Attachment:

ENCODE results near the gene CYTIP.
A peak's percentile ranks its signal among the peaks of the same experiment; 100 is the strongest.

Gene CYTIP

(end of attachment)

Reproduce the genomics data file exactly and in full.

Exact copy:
ENCODE results near the gene CYTIP.
A peak's percentile ranks its signal among the peaks of the same experiment; 100 is the strongest.

Gene CYTIP